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The Baroque Painting of Naples and Southern Italy

<p>Caravaggio’s five years in Southern Italy, were critical to the artistic trajectory of the region during the seventeenth century baroque period. Meet artists such as Caracciolo, who drew upon both

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Caravaggio’s five years in Southern Italy, were critical to the artistic trajectory of the region during the seventeenth century baroque period. Meet artists such as Caracciolo, who drew upon both Caravaggio’s technical and inventive inspiration. See how a naturalistic depiction of life and dramatic contrasting light and shadow, were used to create Southern Italy’s own aesthetic ethos, in the at times gritty world of its cities and regions. In the later decades of the seventeenth century, we will see such naturalism superseded in the vast and effortlessly lyrical paintings of the international Master of the brush, Luca Giordano. Above all, discover a region whose painting is as raw and tactile as the land that it is from.

DELIVERY MODE

  • Face-to-Face

SUGGESTED READING

  • Christopher Marshall, Baroque Naples and the Industry of Painting (Yale University Press: 2016). ISBN-13: 9780300174502
  • Bernardo Cavallino of Naples, ed., Anne Percy (Indiana University Press: 1984). ISBN: 9780910386753
  • Giuseppe Scavizzi, Luca Giordano: His Life and Work (Arte'm: 2017). ISBN: 8856905701
  • Keith Sciberras, Mattia Pretti: The Triumphant Manner (Midsea Books: 2012). ISBN: 978-99932-7-407-0

COURSE OUTLINE

  • Giovanni Battista Caracciolo (1578–1635): We will examine one of the first southern Italian artists to adopt the chiaroscuro style of painting developed by Caravaggio, following his short but highly influential eight month stay in Naples. Caracciolo began a tradition of Neapolitan painting inspired by Caravaggio that was often as gritty, as the rough and turbulent world of 17th century Naples.
  • Massimo Stanzione (1585 – 1656): The artist became one of the two principal painters in Naples, in the early decades of the 17th century. While adopting the chiaroscuro naturalism of Caravaggio, Stanzione tempered this with classicising traits, which in part mirrored the Florentine baroque. We will also discuss the artists relationship with the female painter Artemisia Gentileschi.
  • Jusepe Ribera (1591 – 1652): The Spanish born painter was the most prominent rival to Massimo Stanzione, working in early 17th century Naples. His paintings are among the darkest and at times graphically violent, interpretations of the style of Caravaggio. In addition to his painted works, we will also examine his robust and technically brilliant etchings. These are among the greatest printed works on paper during the baroque period.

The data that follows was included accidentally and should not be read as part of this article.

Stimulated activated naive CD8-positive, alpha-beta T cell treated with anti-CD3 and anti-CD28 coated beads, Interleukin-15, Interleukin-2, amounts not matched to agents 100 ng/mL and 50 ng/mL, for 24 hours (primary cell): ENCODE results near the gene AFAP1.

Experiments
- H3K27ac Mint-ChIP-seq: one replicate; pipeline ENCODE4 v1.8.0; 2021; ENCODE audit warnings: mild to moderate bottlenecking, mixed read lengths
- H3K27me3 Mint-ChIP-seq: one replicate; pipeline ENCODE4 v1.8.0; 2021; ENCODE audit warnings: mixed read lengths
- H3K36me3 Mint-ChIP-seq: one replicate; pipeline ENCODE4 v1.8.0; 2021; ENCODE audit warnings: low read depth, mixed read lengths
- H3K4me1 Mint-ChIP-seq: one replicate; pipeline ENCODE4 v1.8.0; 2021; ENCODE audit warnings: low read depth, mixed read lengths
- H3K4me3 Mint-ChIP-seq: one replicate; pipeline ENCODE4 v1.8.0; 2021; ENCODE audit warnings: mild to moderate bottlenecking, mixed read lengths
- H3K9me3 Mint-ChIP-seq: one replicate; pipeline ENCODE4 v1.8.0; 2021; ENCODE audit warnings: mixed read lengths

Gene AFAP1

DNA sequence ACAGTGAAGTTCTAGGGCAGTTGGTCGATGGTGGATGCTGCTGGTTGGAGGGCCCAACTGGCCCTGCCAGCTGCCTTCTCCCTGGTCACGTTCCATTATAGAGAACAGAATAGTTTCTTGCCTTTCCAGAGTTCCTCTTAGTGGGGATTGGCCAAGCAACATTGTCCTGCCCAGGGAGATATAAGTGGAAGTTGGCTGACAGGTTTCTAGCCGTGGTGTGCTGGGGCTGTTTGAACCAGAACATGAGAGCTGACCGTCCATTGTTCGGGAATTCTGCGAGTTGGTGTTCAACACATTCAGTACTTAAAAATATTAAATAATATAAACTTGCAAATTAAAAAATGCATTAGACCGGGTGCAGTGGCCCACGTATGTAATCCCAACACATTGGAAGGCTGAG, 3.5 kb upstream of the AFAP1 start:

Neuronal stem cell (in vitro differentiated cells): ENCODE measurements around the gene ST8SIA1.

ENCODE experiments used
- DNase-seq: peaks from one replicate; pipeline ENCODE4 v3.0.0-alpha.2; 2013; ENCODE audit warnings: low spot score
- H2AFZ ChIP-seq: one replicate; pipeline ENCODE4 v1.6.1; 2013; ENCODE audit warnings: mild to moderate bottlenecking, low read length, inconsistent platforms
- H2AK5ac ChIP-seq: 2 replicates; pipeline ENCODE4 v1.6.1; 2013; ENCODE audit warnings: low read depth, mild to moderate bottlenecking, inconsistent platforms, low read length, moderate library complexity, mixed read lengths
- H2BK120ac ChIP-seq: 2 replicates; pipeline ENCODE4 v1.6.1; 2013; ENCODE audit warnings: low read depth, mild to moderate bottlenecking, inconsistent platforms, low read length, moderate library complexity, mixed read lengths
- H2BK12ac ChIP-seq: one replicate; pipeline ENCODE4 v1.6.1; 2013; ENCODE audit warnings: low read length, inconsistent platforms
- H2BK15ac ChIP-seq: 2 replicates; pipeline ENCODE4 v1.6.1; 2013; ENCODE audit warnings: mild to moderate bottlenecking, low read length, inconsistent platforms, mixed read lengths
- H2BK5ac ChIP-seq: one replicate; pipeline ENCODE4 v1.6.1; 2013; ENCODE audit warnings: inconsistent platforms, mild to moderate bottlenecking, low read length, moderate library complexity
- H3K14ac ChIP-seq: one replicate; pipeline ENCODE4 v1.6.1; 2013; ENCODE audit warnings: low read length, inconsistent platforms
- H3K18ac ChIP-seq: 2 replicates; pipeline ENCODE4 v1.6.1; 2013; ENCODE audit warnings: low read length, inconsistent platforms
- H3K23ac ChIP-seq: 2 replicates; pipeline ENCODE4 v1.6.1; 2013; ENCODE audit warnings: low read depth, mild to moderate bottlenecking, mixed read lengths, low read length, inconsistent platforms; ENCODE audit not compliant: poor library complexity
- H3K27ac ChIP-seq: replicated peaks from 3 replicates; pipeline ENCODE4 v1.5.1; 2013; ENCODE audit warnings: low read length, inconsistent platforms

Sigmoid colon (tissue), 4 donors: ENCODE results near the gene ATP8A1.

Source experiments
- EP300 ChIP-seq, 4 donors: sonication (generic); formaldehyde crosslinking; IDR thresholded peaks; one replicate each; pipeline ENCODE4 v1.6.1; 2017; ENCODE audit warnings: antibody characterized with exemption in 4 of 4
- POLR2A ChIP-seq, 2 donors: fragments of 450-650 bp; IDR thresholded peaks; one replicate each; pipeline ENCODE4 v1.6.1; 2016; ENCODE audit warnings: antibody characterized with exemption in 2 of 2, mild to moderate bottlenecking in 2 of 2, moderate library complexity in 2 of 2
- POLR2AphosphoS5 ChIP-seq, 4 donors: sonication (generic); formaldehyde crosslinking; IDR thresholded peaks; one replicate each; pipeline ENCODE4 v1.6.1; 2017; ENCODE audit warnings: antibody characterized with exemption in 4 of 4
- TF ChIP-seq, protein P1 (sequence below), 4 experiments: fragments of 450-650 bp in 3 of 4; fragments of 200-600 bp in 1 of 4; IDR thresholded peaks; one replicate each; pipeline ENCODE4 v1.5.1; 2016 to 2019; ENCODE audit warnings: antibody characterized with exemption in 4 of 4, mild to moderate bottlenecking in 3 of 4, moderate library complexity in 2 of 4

• Paolo Finoglio (c. 1590 – 1645): An artist who was influential within regional areas of the south of Italy. We will examine his painted series from Torquato Tasso’s famous epic, Jerusalem Liberated (1581), made for the Count of Conversano.
  • Bernardo Cavallino (1616–1656): We will examine his unique classical and biblically themed subjects, which exhibited a stronger sense of narrative drama than Massino Stanzione, his likely teacher. Cavallino and many of his artistic contemporaries, died of the plague that ravaged Naples, ending the hegemony of the prevalent and distinctive Caravaggio inspired style in the city.
  • Mattia Pretti (1613 – 1699): One of the most significant Caravaggio inspired painters. The Calabrian born artist, was less of an imitator of Caravaggio than an individual skilled at absorbing stylistics traits from across the Italian peninsula and making them his own. Pretti was an artist who had a career that spanned from Malta to Rome.
  • Still Life in Naples: Neapolitan Still Life is unique in its robust and tactile depiction of objects from around the kitchens, pantries and markets of Naples.
    We will see how these works conveyed the energy and produce, of what was then the second largest city of Europe. We will contrast this with the more subdued mercantile world, embodied in the now more familiar 17th century Dutch Still Life.
  • Luca Giordano (1634 – 1705): Was Naples and one of Europe’s, most prolific artists. Giordano developed a facility in painting that enabled him to paint life size figures in the space of just one day. We will see how the artist was pivotal in a move away from the dominance of Caravaggio in the art of Naples, following the devastating plague of 1656.
  • Francesco Solimena (1657 – 1747): Another painter of incredible technical facility. We will see how like Luca Giordano, he embodied a style of painting that came to dominate both Naples and Rome towards the end of the seventeenth and into the early eighteenth century.

LEARNING OUTCOMES

By the end of this course, students should be able to:

  1. Have gained an overarching historical understanding of painting in Southern Italy through the lives of some of its most prominent painters.
  2. Perceive of Neapolitan and Southern Italian painting more broadly, within its specific cultural, social and political context.
  3. Be able to clearly recognise historical developments within painting in Southern Italy.
  4. Learn to visually analyse a work of art.

Dominique Millar

MA
Dominique has two Master's degrees in Italian art history and art curatorship. He was also the recipient of the prestigious Sir William Dobell Scholarship for Classical Drawing and Painting at...